Intel is gearing up the FPGA user base it inherited from Altera for the release of Stratix 10 hardware and companion application acceleration stack.
For those who do not mind more power consumption, the new cards will provide quite a jump in memory capacity and bandwidth and double the logic elements found on the Arria 10.
As Intel did with Arria a year ago, the company is pitching the Stratix 10 as a platform rather than just a device in order to appeal to a wider base of applications that need the memory and bandwidth. These areas include in-line processing and memory-intensive applications with focus on video, data analytics, financial, and machine learning. Intel’s director of their PSG group and head of acceleration platforms marketing, Sabrina Gomez, tells The Next Platform that Arria 10 had deep traction in video transcoding, in part because of the processing potential inside a tighter power budget.
We suspect the power budget for the different FPGA acceleration cards will be the determining factor in who makes the leap to Stratix 10. This means, of course, so too will the needs of the application. As we reported earlier this year, the Arria 10 GX 1150 consumes 70 watts, but according to Intel, their Stratix 10 PAC could eat as many as 225 watts. The former seems very low while the latter seems way higher than an FPGA should be, at least until we look at what’s inside.
The Stratix 10 provides quite a bit of a jump in on-chip and additional off-chip memory. On-chip memory is about 4X of its predecessor, which means much higher throughput for the memory intensive analytics and transcoding applications Intel is targeting. The 32GB of DDR4 memory on the board is also important for bandwidth for most of the applications Intel is packaging software for and with double the logic elements, Gomez says the sizes of the workloads can be extended quite dramatically as well.
With over a year of FPGA server products under its belt, Intel is getting a sense of where traction is best. Arria 10 had some of its biggest use cases in image processing, in part because of the image processing IP to accelerate across various image and resolution types. This was a sweet spot for these users because of the performance to power consumption ratio, something we suspect might not extend to Stratix 10. Luckily, Intel is adding the Stratix to the portfolio, taking the best lessons from packaging software into an FPGA card from Arria while leaving those customers with a supported product.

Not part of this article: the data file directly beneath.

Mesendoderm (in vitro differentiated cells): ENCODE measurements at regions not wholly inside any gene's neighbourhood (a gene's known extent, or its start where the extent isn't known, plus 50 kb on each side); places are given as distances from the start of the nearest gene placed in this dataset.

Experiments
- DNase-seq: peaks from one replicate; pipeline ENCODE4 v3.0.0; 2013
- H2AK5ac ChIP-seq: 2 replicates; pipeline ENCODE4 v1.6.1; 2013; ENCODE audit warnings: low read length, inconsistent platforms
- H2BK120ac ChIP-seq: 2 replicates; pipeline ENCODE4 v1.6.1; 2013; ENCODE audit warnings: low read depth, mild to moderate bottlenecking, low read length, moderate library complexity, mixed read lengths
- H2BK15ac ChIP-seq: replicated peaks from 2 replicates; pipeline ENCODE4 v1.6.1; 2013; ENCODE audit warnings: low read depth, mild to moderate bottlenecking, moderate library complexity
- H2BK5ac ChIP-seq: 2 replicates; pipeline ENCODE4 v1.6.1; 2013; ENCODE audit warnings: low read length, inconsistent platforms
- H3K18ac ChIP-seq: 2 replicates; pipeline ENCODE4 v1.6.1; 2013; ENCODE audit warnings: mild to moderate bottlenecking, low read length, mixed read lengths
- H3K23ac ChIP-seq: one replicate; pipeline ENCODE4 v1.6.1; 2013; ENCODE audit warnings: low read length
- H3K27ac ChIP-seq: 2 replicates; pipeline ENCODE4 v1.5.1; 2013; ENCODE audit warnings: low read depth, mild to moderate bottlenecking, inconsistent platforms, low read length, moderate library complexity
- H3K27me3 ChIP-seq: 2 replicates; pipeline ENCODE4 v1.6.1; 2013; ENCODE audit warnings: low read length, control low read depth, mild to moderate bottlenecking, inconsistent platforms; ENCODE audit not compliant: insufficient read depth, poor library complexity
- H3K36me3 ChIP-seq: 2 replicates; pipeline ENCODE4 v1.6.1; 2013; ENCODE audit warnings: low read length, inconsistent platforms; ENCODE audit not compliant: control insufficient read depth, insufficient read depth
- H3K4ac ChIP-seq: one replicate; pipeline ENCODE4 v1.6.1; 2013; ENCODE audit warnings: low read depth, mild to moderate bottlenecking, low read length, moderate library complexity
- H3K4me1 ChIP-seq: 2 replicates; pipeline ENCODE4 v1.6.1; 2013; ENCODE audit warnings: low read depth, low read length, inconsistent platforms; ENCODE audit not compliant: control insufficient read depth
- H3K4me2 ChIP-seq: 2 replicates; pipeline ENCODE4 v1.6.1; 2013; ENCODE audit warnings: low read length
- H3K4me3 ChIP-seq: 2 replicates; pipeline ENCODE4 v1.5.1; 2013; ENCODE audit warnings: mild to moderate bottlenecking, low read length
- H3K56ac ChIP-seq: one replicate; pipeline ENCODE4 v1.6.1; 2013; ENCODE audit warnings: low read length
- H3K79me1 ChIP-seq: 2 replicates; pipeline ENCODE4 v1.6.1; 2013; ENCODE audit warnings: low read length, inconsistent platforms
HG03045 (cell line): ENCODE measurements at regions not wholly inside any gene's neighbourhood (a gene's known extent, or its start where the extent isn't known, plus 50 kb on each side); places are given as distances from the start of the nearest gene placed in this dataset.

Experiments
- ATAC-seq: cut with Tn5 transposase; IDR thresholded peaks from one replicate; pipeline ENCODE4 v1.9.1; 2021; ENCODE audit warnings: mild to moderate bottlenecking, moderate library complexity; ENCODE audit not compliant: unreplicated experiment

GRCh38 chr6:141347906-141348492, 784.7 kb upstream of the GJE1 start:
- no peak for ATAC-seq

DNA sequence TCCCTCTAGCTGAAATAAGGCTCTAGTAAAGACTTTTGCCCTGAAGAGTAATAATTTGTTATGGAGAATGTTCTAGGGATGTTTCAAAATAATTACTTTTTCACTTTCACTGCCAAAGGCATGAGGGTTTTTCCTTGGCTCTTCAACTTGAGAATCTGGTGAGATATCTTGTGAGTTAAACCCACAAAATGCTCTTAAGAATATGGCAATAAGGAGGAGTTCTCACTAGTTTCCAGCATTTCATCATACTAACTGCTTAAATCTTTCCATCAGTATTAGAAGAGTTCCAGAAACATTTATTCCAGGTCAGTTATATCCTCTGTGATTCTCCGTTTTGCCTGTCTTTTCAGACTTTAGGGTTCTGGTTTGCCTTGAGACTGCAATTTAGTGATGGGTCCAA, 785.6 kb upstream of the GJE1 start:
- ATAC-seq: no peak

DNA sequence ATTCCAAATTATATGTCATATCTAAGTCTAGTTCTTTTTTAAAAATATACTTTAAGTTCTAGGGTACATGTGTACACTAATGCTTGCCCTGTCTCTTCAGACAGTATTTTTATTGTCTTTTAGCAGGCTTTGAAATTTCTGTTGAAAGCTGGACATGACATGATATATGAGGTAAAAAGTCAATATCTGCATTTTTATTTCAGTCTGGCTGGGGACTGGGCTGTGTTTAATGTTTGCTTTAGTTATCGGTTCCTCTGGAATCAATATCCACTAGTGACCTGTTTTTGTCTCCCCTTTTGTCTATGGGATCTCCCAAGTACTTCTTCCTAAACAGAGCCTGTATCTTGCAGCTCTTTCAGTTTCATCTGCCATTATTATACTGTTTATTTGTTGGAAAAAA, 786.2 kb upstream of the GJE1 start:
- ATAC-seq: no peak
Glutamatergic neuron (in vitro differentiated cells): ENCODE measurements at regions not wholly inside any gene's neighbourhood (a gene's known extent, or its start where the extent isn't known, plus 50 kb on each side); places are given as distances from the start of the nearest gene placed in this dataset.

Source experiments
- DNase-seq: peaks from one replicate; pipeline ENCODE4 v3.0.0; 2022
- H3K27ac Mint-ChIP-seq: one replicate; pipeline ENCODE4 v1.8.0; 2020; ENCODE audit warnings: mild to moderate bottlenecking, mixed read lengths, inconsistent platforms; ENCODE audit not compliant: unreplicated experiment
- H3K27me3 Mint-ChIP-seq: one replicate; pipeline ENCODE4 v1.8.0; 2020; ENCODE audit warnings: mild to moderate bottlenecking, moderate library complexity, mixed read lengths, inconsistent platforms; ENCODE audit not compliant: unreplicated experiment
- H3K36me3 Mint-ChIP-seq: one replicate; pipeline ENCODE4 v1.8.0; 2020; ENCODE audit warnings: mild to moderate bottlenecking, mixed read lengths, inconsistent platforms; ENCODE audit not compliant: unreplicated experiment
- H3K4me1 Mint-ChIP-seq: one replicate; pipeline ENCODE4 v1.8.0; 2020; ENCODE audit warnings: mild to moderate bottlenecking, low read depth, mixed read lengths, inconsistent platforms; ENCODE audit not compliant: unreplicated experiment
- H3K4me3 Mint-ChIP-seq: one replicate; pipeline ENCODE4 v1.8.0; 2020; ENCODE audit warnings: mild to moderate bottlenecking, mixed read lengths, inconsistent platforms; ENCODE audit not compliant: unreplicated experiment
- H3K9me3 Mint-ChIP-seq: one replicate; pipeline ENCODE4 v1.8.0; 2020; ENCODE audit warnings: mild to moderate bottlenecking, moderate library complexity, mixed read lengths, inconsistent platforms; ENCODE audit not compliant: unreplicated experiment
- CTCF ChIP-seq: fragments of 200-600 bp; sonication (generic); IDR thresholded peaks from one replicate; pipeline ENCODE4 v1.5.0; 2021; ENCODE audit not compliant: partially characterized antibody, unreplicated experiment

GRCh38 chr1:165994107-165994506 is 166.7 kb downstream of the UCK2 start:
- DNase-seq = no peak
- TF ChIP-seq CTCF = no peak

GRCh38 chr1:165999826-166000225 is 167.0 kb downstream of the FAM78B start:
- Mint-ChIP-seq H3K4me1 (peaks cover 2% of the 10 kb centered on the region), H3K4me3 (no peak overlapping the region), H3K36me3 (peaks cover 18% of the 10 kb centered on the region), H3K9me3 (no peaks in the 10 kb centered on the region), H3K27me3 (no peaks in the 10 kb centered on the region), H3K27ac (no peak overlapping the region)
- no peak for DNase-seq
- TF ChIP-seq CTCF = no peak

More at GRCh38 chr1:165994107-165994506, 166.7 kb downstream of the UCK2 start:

Financial applications were another important area for the Arria 10 for select algorithmic acceleration and backtesting in particular. Here, power might be an important factor, but this is where the added memory and throughput could be a real boost. This, coupled with the accelerated application IP for financial applications which lends itself well to existing math kernel interfaces, could bring the Stratix 10 into this market over Arria 10.
Real-time analytics is another important market for the Stratix 10. Gomez says they had good traction with Arria 10, especially in retail, but that card only had one form factor and was used in 1U server settings. With Stratix, she says they go into analytics spaces that need much higher bandwidth and in servers that can take a 2U card and accept a more power hungry device. In other words, some users will be limited by what they can do by the servers they’re working with and what can fit.
“The hardware is important here but is not the full story. We have a unique feature on this new card with the on-chip Ethernet interface. There’s a NIC, it’s on-board. The data streams in, the analytics can be accelerated by the FPGA in real time, and the software stack, which is Spark based, can be really useful in areas like retail where this capability is in demand,” says Gomez.
Anytime we get on the phone with Intel we tend to get story about how a device is a right fit for deep learning and AI but with the Stratix 10 PAC, this did not take center stage. Gomez says inference is the target for their FPGAs (versus training) but at a maximum of 225 watts under a normal load, that would be a pretty heavy tool for the job. The nuanced side of that is that FPGAs have the advantage of being versatile, so even if users didn’t put their Stratix 10 systems in place for inference specifically, they can change jobs from running analytics to handle some inference.
This one card/many uses scenario is a valuable one, according to Gomez, who points out that their customers have gone through great lengths to qualify a card for their servers—something that takes time and energy. “But once an FPGA is up and running and validated, they can swap out workloads on the same device and run many applications on the same approved hardware.”
With the Stratix 10 available elsewhere on the market in advance of Intel’s early 2019 release date (with Hewlett Packard Enterprise as the first OEM to deliver), Gomez says the real value is not the hardware so much as the entire packaged piece, which she says provides far more software support for specific workloads as well as tools for newcomers to FPGAs to onboard. The company is developing a workload store where new users can test drive applications and both devices to see what is the best fit for their applications.
As always, Intel (and its competitor, Xilinx) have to keep beefing up the abstraction to bring new users into the FPGA fray. Gomez says they continue pushing for reduced complexity of coding and adding more abstraction through the different interface layers, enhancing the drivers and acceleration IP internally and via partners, and working to bring all of this into the early phase of the release cycle. Interestingly, new developments are starting to be upstreamed to the Linux community so that by next year, the major OS vendors can have integrated support for Intel FPGAs.